Local woman takes the reins of Israeli organization

Local woman takes the reins of Israeli organization

TEANECK – Anita Jacobs did not know much about a nonprofit organization called Reuth (Hebrew for "friendship") until she was asked to become the first national executive director of Reuth USA earlier this year.

Taking the offer seriously, the township resident stole time from her professional and volunteer schedule to go to Israel and acquaint herself with the ways in which the 70-year-old group serves the elderly, soldiers, and children.

Anita Jacobs Reuth images

Her March visit included a stop at the Reuth Medical Center for chronic care and rehabilitation, founded in 1961. With 310 beds, and a day rehabilitation center and outpatient clinics, it is the largest hospital of its kind in Tel Aviv.

"The head of the medical center told me there are 41,000 acute-care beds in Israel but only 710 rehabilitation/chronic care beds, so Reuth’s 310 beds are very important to the country," said Jacobs. "I met some victims of terror who have lived in the hospital for many years. The place has become their home." A Reuth donor from England funds outings for these long-term patients.

Because so many of its patients over the years have been soldiers, Reuth has an ongoing relationship with the Israel Defense Forces, said Jacobs. The hospital recently opened a clinic specializing in the sexual health issues of wounded fighters, and soldiers also teach a new safe-driving course, begun out of the realization that many of the center’s patients are there as a result of car accidents.

Founded in 1937 by a German immigrant to distribute food and clothing to Jews escaping the Nazi terror in Europe, Reuth (reuth.org) today also sponsors three residences for the elderly and a sheltered-housing project for needy seniors.

"One of the most interesting projects to me is the Reuth-Eshel Information Line," said Jacobs. This country-wide service, started in ’00’, fields 500 calls every month regarding elder care.

"Say I’m living in Haifa — or even in the United States — and have an elderly parent in need of help in Afula," Jacobs said. "Within ‘4 hours, a Reuth-trained social worker in Afula will get back to me and answer my questions, and will even call once a month to see how the elderly parent is doing." The service is expensive; Jacobs estimates that it needs $180,000 to keep operating.

Jacobs, president of the award-winning National Center for Effective Speaking, has a wealth of communal experience. She has served as director of the National Campaign Training for UJA; the New Jersey-Israel Chamber of Commerce; and the Jewish National Fund of Greater New York. She studied at the Hebrew University in Jerusalem on a Melton Foundation Senior Educator Fellowship, from which emerged her ’00’ co-written book, "Portraits in Passion: Vision and Values of American-Israeli Women."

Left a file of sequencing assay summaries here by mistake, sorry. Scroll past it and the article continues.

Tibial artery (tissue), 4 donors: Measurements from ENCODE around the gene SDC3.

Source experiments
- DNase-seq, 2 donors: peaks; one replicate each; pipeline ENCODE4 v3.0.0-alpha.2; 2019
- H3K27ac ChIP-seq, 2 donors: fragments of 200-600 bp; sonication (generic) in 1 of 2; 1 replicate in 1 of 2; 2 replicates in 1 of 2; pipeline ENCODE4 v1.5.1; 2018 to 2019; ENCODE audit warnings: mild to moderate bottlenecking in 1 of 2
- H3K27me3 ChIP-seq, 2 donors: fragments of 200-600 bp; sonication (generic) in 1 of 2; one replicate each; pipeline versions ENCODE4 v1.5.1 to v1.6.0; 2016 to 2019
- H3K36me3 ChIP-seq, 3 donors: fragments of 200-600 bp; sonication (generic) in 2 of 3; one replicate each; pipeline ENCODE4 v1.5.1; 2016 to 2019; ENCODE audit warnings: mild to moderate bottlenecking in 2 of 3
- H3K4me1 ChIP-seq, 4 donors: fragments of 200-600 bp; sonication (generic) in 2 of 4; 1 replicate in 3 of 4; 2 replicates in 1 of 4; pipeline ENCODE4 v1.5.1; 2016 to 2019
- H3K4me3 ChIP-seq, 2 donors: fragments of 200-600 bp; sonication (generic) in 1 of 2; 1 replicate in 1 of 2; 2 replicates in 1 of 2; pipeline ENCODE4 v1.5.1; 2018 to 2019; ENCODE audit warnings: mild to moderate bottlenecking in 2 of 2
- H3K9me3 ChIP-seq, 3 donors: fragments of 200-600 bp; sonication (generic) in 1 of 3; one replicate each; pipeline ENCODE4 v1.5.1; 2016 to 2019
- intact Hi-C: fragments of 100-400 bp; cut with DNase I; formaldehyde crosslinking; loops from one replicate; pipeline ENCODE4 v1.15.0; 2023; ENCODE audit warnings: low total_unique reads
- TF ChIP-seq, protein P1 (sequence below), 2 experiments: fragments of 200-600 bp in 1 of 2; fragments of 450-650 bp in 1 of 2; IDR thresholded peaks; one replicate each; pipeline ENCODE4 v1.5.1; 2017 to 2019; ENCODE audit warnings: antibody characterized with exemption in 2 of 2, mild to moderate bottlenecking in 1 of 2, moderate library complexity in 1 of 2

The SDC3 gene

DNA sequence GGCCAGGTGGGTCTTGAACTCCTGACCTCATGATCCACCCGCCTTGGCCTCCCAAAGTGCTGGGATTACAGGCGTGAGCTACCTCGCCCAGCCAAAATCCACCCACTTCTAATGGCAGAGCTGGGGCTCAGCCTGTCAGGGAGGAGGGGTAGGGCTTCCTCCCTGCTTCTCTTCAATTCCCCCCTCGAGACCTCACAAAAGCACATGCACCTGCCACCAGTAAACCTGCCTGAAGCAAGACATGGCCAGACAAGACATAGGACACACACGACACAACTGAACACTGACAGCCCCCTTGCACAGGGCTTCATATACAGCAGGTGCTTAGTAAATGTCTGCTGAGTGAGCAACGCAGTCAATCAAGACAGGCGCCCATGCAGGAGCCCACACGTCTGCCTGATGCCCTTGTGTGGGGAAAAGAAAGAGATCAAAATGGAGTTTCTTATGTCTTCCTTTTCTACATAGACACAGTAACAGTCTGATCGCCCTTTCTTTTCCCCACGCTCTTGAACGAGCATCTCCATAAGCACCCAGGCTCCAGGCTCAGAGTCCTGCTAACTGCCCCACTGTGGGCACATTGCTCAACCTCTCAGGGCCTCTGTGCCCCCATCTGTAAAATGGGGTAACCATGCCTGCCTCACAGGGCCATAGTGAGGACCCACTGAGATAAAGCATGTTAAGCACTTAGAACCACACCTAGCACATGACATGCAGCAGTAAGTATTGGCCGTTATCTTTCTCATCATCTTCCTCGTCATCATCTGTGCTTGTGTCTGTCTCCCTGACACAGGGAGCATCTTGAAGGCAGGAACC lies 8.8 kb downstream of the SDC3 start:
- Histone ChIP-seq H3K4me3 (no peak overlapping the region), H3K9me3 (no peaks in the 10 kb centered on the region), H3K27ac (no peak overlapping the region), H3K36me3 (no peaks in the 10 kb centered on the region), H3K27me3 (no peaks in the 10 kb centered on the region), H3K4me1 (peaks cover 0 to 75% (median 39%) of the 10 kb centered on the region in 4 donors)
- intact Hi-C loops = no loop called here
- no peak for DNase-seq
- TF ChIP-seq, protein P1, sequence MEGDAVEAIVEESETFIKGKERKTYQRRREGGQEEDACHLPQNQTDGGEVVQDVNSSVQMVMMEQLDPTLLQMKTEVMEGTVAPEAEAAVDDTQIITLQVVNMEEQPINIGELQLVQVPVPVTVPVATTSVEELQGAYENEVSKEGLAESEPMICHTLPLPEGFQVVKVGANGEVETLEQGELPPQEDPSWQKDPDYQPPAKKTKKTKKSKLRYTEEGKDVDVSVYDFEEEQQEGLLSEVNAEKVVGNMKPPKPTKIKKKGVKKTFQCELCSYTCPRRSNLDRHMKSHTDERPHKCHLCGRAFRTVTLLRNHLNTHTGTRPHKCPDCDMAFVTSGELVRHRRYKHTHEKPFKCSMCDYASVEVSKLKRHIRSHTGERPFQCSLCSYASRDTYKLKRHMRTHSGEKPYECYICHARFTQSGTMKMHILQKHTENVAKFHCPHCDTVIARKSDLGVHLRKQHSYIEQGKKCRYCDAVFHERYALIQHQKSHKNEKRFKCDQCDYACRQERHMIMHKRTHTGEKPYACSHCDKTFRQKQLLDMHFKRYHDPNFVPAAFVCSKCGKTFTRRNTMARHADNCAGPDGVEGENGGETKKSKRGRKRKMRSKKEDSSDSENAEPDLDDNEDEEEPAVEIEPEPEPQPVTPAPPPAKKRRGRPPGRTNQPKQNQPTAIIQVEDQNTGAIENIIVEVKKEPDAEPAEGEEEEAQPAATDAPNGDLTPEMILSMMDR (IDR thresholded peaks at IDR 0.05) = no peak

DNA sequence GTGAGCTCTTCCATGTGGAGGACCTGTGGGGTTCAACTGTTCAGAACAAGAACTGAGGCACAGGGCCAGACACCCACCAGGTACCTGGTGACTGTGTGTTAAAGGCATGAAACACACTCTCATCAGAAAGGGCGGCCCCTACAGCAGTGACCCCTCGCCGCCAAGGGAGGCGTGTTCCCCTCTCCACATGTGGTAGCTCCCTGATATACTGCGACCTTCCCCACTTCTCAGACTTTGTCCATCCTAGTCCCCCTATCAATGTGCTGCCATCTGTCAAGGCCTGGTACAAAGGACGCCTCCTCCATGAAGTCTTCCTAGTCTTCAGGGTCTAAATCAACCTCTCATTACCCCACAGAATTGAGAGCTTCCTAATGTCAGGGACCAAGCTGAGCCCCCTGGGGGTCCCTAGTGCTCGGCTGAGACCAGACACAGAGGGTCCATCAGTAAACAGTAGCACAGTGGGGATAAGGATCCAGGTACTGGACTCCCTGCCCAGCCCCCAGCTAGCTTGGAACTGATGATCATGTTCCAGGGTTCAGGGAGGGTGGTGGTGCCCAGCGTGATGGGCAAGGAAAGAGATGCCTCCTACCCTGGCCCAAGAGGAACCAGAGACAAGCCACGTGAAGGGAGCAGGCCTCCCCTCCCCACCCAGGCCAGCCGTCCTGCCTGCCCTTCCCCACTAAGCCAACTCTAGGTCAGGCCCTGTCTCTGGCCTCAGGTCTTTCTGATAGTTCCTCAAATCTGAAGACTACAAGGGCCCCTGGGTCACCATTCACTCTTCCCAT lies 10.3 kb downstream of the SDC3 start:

Her new appointment was an indirect outgrowth of her local charitable work.

"I have sat on the business and professional board of UJA Federation of Northern New Jersey for 15 years," Jacobs said. Sandra Divack Moss of Tenafly, the board’s current president, was involved in Reuth through her mother-in-law, the late Tova Ronni Moss. "When they decided they wanted a professional to run [the organization], Sandy came to me. I didn’t know anything about Reuth, even having lived in Israel."

Reuth has fund-raising arms in Holland and England as well as in the United States. Jacobs said her major task is to revitalize and expand Reuth USA, founded nearly 50 years ago.

"Most of the Reuth USA supporters are concentrated in Manhattan," said Jacobs. "We want to make sure people outside New York City really understand and appreciate what Reuth is. I want to branch out into other parts of country, particularly in the Florida and Eastern seaboard areas, to start with. It would be wonderful if someone would come forward in these new geographical areas to hold a reception to help more people hear about Reuth."

The Jacobs, members of Cong. Keter Torah, are the parents of Elie, ‘9, of Manhattan, and Avi, ‘6, of Hackensack. Getting more people of her sons’ age involved in Reuth is among Jacobs’ aims. She has recruited several volunteers from Ma’ayanot Yeshiva High School for Girls here, and is also seeking help in writing grant proposals.

"We do have a young board, and I want to renew a Young Associates Group that was once active," she said. "I would also like to formalize the American Friends organization and our board of directors, and double our fundraising in the next year and a half."

"Right now there is a pressing need to buy a new piano for Beit Barth, the senior home in Jerusalem," she added. "The music and small performances are very meaningful to the seniors.

Jacobs is planning several events over the next six months, the first of which is a luncheon at the Manhattan home of philanthropists Inge and Ira Rennert on July ‘. (Reservations can be made by calling (‘1’) 751 9’55.) A mission to Israel is being organized for December. The trip will acquaint participants with the Reuth projects and will include a special concert by the Israel Philharmonic, which also is marking its 70th anniversary this year.

"When people go to Israel, we would love them to see the facilities, to understand what we do, and to tell others," said Jacobs. "Any groups or individuals planning a trip should call here and I can make that happen. Word of mouth very important to us."

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